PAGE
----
Lower Antelope Canyon

Lower Antelope Canyon

The first official full-day of my photovacation started in Page, Arizona where my buddy Willie, his friend, and I visited Antelope Canyon. We had signed up for a photo-tour with Carol Bigfoot Adventures, which was quite the right decision There were literally hundreds of people in the canyons when we were there and Carols tour guides have the authority to stop new crowds from coming in and waited until we got our photos without people in them.

Our first stop of the day was to Lower Antelope Canyon. The lower canyon is typically known for its abstract shapes and beautiful orange, red, yellow, and purple light (The Upper Antelope Canyon is known for its light rays that beam in and reflect off dust/dirt in the air). Getting into Lower Antelope Canyon is a little tricky: you have to walk through a teeny tiny crack in the ground, down a couple flights of staircases and finally you reach the bottom of the canyon. Its pretty spectacular/breath-taking once you get down there. Our tour-guide showed us several great spots to take photos along the way and also let us stop when we saw something that caught our eye. Once we reached the end he told us to to roam freely as long as we were back to the truck in 25 minutes.

While I was in the Lower Antelope Canyon I was trying to find interesting shapes that could draw the viewers eye into and around the photo. I liked how the lines in these rocks focused the eye into the center of the image and down through it. I also noticed that the light was reflecting off these rocks in several different colors (there was a slight bit of purple that I noticed) and I had to snap away.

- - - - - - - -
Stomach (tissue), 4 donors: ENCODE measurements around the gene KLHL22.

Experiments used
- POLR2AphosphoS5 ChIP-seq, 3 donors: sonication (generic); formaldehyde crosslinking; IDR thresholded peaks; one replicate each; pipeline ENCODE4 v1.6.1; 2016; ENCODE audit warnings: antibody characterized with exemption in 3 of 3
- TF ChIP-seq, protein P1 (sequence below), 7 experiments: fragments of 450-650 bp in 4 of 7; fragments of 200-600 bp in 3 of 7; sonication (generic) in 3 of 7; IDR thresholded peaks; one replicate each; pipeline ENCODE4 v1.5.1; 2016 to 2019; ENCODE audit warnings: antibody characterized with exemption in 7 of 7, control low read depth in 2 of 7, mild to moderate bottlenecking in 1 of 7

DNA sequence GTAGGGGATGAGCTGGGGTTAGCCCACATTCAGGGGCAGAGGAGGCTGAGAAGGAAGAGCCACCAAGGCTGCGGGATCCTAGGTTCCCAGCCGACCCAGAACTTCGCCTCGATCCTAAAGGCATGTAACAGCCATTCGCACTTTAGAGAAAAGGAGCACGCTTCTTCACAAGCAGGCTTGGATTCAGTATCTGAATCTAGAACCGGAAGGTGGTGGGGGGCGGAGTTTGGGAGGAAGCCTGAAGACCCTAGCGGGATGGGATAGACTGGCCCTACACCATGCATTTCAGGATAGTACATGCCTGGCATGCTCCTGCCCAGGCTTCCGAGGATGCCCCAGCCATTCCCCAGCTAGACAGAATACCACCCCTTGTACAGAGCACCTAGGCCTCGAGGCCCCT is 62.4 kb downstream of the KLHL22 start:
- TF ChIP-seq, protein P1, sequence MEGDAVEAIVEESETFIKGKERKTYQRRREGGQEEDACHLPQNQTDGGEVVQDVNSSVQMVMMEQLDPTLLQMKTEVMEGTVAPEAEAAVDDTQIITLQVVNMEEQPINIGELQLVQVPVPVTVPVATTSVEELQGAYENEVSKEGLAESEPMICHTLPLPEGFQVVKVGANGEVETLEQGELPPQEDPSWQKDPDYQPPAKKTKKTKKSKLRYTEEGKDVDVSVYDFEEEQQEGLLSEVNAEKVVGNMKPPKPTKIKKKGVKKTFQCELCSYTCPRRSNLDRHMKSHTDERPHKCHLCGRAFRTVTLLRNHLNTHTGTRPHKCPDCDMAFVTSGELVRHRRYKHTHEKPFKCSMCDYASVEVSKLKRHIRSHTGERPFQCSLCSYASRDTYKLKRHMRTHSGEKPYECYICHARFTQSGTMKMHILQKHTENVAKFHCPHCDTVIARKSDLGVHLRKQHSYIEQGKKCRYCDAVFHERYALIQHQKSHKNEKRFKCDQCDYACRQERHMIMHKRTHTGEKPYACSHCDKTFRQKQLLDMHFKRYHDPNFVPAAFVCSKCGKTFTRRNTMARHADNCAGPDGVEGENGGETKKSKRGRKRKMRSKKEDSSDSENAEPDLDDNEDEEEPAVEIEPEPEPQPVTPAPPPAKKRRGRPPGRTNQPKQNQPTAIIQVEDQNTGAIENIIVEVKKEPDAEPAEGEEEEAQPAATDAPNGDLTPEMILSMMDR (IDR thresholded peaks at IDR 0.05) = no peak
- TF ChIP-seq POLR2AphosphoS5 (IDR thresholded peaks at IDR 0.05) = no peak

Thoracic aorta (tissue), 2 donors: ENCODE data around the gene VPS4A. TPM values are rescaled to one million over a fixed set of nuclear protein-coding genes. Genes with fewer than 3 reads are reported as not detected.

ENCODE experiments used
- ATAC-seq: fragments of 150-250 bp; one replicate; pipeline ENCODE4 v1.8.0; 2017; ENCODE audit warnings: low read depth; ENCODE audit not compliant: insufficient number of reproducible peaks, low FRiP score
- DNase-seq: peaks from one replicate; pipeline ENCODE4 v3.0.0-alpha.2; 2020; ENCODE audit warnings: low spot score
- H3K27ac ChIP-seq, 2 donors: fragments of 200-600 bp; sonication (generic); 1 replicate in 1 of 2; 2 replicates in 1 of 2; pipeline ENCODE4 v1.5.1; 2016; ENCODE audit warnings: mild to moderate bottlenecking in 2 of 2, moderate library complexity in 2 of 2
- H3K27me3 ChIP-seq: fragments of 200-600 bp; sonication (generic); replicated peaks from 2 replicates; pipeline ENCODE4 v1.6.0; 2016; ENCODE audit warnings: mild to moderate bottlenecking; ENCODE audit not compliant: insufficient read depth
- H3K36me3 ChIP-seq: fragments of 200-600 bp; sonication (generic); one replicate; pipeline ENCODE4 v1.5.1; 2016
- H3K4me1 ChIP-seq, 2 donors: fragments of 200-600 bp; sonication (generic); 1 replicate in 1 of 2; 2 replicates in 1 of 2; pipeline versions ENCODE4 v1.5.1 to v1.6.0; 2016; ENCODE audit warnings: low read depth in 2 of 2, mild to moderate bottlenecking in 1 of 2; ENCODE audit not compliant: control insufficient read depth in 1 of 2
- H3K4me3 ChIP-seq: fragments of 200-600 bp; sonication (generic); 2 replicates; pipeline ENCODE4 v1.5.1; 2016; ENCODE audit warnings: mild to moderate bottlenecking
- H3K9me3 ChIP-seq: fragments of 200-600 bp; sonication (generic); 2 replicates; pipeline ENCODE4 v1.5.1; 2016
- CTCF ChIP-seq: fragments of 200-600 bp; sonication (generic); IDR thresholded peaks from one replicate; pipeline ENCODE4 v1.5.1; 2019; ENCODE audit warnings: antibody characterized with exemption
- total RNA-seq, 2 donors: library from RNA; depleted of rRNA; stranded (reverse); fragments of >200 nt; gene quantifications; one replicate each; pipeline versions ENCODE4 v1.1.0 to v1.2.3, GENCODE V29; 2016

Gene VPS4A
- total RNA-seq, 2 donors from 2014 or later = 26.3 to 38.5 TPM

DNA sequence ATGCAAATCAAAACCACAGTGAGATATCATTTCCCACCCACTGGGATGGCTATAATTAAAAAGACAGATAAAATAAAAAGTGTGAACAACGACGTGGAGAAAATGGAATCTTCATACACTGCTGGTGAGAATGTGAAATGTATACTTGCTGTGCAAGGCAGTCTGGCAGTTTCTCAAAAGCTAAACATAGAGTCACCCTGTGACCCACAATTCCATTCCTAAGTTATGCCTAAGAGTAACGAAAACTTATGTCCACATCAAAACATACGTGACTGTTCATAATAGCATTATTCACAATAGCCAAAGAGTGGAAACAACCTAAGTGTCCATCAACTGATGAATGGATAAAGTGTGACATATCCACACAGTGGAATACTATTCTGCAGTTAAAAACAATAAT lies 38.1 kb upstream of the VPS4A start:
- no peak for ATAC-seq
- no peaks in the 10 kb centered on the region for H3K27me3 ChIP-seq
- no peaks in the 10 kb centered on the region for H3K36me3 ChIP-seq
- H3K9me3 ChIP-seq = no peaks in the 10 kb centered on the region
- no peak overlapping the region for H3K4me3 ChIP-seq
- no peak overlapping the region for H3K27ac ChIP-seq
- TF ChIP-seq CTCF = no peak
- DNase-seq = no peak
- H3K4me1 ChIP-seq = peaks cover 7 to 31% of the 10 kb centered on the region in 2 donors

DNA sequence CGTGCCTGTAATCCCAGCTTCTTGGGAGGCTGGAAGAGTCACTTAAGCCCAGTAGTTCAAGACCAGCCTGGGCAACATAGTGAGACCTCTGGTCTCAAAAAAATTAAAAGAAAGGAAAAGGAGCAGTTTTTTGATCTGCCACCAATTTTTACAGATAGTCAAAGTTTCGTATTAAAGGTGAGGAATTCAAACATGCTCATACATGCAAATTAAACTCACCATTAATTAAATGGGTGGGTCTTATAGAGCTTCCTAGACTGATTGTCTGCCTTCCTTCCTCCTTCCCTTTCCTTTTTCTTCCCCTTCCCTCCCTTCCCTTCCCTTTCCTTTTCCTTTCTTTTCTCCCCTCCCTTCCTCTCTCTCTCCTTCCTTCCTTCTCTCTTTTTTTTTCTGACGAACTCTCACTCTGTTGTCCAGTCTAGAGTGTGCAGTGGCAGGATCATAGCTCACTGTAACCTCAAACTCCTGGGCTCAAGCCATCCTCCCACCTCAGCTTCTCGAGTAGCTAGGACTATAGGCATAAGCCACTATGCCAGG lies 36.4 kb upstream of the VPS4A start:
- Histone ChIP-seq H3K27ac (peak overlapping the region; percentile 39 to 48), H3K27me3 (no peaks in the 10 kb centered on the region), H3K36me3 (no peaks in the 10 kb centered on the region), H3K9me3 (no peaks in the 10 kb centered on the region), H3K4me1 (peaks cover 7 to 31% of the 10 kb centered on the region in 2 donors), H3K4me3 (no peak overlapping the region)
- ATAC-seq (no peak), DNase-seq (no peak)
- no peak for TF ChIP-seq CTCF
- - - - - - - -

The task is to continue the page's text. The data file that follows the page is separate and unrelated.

I apologize if the title of this photo is a little erotic. I just thought this photo kinda looked like a womans private part

I realize this post has already turned into an essay but I wanted to mention one thing that I wished someone had told me before coming here: do NOT try to bring 2 cameras into the caverns. Everyone says do not try to switch lenses but it turned out not too dirty and switching lenses would have been fine. Typically you want something like an 18-105mm lens in here (35mm numbers. If you have a digital sensor like my Nikon D300s or a Canon 7D youd want a 10mm lens).

For this photovacation I decided to rent a Nikon D700 from LensRentals.com. It performed beautifully and I totally have Nikon Acquisition Syndrome (NAS) where I want to buy the D700 (Im going to refrain, for now).

Nikon D700 w/Nikkor 17-35mm f/2.8 ED-IF AF-S:
35mm, f/11, 1/10 sec, ISO 200, Feisol Tripod

Available for Purchase at Aaron M Photography

Aaron M Written by:

Aaron Meyers is a landscape and wedding photographer living in Silicon Valley, CA. His love of the outdoors makes for frequent forays into the Californian wilds, where he delights in the stunning vistas of Yosemite National Park, Lake Tahoe, Big Sur, and the Pacific Coast.